The Leroy-Thing was still fishing when I got back. His head was turned around the right way again, though, for which I was awfully glad. I sidled up beside him and made to choose a lure.

    “So, how are they biting?” I tried to say it like everything was okay, which believe you me wasn’t easy.

    The Leroy-Thing replied in that same voice that was deep as Leroy’s, but wasn’t. “There is but one fish to catch in this place, and it is a difficult beast.”

    “Do tell.”

    “Hear the quiet of the forest, the stillness of the water. Deep Joe is near.”

    “Any suggestions on what kinda bait he might go for?”

    “Your presence is enough. It would have been better had we been able to prepare you for the hook. But this will do.”

    “Gotcha. Nothing dainty, then.”

    “Dainty would be… inadvisable.”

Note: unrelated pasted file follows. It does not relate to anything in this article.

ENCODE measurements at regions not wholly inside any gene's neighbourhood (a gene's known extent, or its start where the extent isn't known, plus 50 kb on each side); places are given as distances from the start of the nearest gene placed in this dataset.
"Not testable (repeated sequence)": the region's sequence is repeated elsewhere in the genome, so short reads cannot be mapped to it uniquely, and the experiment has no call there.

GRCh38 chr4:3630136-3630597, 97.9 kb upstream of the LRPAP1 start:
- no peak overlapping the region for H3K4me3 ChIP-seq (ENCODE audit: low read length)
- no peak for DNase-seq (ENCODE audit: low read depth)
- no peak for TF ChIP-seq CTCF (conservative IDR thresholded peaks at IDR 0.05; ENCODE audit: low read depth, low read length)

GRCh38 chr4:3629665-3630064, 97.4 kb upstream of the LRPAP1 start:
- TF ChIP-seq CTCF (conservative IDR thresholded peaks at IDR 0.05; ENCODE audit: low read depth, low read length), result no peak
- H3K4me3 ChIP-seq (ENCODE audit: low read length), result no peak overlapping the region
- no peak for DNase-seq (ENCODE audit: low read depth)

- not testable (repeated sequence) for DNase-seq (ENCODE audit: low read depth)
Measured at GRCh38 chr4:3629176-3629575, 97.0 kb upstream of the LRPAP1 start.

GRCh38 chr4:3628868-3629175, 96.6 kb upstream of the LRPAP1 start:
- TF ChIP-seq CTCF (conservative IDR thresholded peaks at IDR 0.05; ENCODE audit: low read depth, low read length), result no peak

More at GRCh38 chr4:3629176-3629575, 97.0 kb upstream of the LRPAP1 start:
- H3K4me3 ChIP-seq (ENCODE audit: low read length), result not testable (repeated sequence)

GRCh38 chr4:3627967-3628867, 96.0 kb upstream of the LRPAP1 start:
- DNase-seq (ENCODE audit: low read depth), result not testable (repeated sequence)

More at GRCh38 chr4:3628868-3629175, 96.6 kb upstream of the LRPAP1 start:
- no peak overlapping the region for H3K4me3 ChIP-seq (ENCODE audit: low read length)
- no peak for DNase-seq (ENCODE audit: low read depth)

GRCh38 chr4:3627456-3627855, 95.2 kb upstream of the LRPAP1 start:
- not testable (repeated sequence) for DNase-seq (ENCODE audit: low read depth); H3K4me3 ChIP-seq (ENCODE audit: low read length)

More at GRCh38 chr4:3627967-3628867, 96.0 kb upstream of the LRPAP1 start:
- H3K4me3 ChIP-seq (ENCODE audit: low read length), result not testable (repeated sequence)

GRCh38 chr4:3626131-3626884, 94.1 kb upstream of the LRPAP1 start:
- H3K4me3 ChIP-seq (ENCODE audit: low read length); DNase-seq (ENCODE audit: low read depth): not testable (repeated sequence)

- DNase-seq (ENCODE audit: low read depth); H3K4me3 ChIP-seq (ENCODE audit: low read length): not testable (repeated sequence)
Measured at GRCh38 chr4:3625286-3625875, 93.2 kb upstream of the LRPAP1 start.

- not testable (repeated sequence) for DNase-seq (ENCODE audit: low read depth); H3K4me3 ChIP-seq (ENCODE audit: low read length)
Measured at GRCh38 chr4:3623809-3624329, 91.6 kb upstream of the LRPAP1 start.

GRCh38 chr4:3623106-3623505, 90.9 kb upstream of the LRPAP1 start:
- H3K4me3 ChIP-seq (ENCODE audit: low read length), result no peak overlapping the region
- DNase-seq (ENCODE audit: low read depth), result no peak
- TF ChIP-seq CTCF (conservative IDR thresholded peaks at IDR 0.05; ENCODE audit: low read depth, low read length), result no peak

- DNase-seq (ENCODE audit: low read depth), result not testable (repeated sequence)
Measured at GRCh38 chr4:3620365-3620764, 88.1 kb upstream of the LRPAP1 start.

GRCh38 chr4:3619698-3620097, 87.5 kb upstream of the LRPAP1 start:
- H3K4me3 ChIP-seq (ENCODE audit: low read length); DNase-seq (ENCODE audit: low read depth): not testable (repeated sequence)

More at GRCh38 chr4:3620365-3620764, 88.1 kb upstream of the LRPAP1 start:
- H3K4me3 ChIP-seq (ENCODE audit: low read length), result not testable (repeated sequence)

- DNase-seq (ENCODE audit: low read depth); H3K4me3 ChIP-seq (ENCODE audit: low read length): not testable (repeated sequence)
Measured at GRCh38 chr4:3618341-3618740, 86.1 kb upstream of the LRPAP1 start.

“Right. Big Chuck it is.”

    Big Chuck is my lunker-killer, Clint. Six full inches of oak with a cork center and hooks filed down from ten-penny nails. Got to use three floats with it. Nasty piece of business. As I put it on my line, I looked over at the Leroy-Thing’s rod. “What’s that you’re running? Hundred-pound test?”

    “The line is composed of materials not available on your planet, and human flesh. But it is capable of withstanding a great deal of pressure.”

    “Sounds fancy. Where’d Leroy pick that up?”

    “Our agent gave it to him along with the directions to this place.”

    “Guess that’s where he got the stick-thing, too.”

    “Our talisman? Yes.”

    I cast my line out, and Big Chuck hit the water, sounding like a cannon ball in all that quiet.

    The Leroy-Thing flinched. “Have a care! You will scare the fish away!”

    “What, you scared of a little competition?”

    “Do not be ridiculous! Your bait is futile in this hunt!”